The use of a CD163-specific nanobody-based immunotracer as a clinical imaging agent to study immunosuppressive tumor-associated macrophages

Research output: Unpublished contribution to conferencePoster


Non-invasive imaging of different immune cells inside the tumor microenvironment could predict the patients’ response to immunotherapy [1]. Unfortunately, only a limited number of good tracers to image immune cells are available in the clinic. In this study, we generated and characterized a cross-reactive nanobody-based immunotracer against CD163, a receptor that is specifically expressed on a subset of immunosuppressive tumor-associated macrophages (TAMs) [2]. This CD163-targeting immunotracer could be used for imaging of TAMs to predict immunotherapy response in cancer patients.
The CD163-targeting nanobody showed binding affinities in the low nanomolar range for both human and mouse CD163 proteins and did not compete with mouse hemoglobin, a ligand of the CD163 receptor. Further, no indirect activation of T cells after macrophage binding was detected for the CD163-targeting nanobody in both spleen and bone marrow of wild-type (WT) and CD163-/- mice (n=3) after overnight incubation. Multiplex analysis of the supernatant showed that incubation with the anti-CD3 antibody (positive control) resulted in the secretion of pro-inflammatory cytokines (IL-2, IL-6, TNF-α and IFN-γ) after T cell activation, while no increase of these cytokines was detected after incubation with the CD163-targeting nanobody. The nanobody was also considered low immunogenic after performing a dendritic-T cell killing assay as no increase in the pro-inflammatory cytokines IFN- γ and IL-5 was measured.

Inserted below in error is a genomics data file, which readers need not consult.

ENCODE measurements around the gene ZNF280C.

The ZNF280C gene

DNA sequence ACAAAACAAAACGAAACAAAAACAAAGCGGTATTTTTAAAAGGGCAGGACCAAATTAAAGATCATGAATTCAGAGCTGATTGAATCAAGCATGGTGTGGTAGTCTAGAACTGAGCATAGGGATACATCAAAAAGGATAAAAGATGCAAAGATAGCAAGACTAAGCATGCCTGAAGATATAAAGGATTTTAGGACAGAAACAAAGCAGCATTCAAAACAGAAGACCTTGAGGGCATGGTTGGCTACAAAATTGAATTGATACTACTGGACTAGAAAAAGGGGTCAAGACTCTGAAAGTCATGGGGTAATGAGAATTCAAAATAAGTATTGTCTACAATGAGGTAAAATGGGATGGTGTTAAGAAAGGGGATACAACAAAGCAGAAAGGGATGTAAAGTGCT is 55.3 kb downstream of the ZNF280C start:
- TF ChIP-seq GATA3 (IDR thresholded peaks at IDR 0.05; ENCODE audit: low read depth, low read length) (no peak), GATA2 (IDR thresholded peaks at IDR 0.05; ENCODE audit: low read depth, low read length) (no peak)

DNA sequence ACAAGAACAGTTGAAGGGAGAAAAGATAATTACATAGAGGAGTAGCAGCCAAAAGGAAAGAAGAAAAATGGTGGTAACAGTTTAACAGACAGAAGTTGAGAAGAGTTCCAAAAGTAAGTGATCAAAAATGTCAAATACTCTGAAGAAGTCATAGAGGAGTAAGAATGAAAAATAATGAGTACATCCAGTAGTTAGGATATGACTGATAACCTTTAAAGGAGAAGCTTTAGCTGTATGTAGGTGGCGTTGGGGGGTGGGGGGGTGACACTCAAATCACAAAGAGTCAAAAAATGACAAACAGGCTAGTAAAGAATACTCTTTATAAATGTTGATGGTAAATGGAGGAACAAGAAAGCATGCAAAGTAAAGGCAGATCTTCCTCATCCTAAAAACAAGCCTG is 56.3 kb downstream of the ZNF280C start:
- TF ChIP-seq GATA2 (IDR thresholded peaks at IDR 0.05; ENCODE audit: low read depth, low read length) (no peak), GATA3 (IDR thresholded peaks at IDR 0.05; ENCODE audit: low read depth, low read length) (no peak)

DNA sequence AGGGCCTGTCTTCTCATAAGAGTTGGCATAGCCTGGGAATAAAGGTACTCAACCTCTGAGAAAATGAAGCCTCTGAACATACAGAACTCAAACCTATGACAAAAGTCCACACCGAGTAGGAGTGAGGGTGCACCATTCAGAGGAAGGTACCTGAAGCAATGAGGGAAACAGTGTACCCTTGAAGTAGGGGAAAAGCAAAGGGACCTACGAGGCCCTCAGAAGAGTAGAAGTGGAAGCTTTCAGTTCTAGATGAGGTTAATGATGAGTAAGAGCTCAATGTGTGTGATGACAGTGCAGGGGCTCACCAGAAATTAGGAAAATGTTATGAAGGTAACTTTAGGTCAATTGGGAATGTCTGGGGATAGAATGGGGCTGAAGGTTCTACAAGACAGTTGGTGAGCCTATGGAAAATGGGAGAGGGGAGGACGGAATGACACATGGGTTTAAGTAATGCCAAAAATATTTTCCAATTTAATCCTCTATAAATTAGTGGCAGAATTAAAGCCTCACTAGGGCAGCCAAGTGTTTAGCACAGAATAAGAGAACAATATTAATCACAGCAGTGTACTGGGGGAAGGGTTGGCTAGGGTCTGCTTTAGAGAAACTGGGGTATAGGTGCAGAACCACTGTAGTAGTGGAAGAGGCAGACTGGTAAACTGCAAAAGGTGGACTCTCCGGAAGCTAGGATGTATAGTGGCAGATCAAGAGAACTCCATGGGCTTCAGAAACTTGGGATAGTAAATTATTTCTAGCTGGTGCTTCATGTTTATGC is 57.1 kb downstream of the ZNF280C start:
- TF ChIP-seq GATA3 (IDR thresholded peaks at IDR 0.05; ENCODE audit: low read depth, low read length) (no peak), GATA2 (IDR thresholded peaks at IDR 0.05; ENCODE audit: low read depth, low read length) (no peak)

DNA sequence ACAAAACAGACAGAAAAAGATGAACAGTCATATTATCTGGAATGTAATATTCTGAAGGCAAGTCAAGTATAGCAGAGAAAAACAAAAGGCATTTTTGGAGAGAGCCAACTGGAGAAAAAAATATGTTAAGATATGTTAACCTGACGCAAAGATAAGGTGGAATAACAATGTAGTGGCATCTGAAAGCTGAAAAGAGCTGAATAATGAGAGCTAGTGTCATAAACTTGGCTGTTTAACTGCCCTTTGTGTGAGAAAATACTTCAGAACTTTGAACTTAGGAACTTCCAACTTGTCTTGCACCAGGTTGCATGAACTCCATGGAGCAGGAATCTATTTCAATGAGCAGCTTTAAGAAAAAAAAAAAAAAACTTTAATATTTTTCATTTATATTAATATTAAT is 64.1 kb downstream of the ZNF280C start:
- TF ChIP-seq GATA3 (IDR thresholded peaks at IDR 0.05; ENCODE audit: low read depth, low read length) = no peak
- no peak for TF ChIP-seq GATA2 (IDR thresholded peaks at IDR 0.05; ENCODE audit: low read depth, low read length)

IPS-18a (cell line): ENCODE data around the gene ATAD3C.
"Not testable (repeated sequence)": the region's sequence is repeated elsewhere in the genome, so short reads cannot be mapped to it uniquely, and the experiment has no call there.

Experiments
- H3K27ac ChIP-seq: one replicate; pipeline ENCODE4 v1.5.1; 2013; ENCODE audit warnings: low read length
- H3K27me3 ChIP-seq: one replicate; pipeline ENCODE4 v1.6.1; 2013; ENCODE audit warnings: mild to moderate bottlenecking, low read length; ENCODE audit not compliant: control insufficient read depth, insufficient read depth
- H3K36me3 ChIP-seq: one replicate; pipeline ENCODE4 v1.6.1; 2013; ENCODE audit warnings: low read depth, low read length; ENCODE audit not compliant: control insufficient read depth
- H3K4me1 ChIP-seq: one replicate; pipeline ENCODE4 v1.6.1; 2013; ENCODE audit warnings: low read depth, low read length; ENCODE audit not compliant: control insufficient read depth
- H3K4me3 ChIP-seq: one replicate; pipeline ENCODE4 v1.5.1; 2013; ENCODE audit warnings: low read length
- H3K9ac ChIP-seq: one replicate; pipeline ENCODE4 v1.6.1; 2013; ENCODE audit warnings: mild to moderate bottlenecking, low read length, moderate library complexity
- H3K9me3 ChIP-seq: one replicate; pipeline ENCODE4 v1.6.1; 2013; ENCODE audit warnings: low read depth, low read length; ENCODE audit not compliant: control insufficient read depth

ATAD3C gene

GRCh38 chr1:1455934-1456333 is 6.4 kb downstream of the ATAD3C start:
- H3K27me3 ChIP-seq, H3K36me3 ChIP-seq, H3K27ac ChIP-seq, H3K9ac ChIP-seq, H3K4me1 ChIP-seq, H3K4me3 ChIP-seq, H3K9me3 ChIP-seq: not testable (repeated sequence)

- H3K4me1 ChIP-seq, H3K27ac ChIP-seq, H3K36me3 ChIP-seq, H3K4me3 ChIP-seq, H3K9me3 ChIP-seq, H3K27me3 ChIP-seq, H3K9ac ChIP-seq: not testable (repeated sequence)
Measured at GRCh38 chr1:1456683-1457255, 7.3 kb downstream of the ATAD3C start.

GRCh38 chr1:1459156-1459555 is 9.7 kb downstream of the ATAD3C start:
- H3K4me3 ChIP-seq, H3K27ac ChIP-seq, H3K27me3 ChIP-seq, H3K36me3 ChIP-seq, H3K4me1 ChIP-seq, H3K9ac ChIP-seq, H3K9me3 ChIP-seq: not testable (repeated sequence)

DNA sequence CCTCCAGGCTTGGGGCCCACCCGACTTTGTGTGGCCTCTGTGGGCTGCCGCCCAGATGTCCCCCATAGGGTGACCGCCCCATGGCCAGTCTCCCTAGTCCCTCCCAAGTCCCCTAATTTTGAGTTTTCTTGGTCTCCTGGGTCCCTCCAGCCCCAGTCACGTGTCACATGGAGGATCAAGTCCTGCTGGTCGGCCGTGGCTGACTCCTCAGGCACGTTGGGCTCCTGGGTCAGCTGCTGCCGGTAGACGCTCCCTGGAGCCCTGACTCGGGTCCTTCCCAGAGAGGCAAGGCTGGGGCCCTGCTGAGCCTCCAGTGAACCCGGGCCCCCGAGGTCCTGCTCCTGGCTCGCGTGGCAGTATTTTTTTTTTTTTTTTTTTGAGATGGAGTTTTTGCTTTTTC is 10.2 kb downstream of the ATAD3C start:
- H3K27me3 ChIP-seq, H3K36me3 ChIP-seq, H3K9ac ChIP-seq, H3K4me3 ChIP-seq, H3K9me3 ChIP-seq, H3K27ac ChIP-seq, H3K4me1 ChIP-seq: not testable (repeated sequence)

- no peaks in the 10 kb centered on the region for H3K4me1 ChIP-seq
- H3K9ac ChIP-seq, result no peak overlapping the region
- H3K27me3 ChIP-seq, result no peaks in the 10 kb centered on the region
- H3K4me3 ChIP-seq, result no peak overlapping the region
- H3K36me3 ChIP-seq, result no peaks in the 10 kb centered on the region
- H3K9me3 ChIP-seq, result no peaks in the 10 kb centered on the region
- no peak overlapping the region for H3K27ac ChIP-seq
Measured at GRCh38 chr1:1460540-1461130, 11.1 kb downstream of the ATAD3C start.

Uptake of the lead immunotracer in macrophage-rich organs was demonstrated via μSPECT/CT imaging in naïve WT mice, while no uptake was shown in CD163-/- mice, supporting the specificity for CD163+ cells. Macrophage-specificity was proven by comparing untreated with macrophage-depleted mice. The signal of the immunotracers in liver and lymph nodes was significantly reduced in macrophage-depleted mice validating the specific expression of CD163 on macrophages. μSPECT/CT imaging of LLC-OVA tumor-bearing mice, with subsequent flow cytometry analysis of the tumor, showed the ability of the i mmunotracer to target TAMs. The translation towards a PET tracer has been optimized and the binding of the 68Ga-labeled PET tracer to CD163 has been confirmed both in vitro via SPR and cell binding studies and in vivo via μPET/CT imaging with ex vivo analysis. In addition, stability studies (n=3) with the [68Ga]Ga-NOTA-CD163-targeting nanobody showed that after 60 min, the tracer was still stable in injection buffer (RCP; 95,5 ± 1,2%) and human serum (RCP; 92,2 ± 2,9%) at 37°C.
At the moment, the predictive value of the CD163-targeting immunotracer during a macrophage-depleting therapy is being investigated in LLC-OVA tumor bearing mice. Mice are treated, 5 days post inoculation, with the CSF1R inhibitor PLX3397 (600mg/kg food) for 3 weeks and scanned at 4 different timepoints. The dynamics of CD163+ TAMs in the tumor will be analyzed via μPET/CT imaging, ex vivo radioactive uptake analysis, flow cytometry and immunohistochemistry.
Altogether, we have developed a cross-reactive immunotracer that is specific for CD163+ macrophages and allows imaging of these immune cells in the tumor microenvironment. The radiolabeled nanobody-based immunotracer could be a promising clinical imaging agent to further study the role of CD163-expressing TAMs, predict immunotherapy responses and contribute to personalized medicine.
This work was supported by the EU/EFPIA/Innovative Medicines Initiative 2 Joint Undertaking (Immune Image GA831514) under grant agreement N° 831514.
Original languageEnglish
Publication statusIn preparation - 5 Oct 2023
EventFourth Annual Immune-Image meeting 2023 - Hotel Alimara, Barcelona, Spain
Duration: 4 Oct 20235 Oct 2023


OtherFourth Annual Immune-Image meeting 2023


  • macrophages
  • CD163
  • imaging


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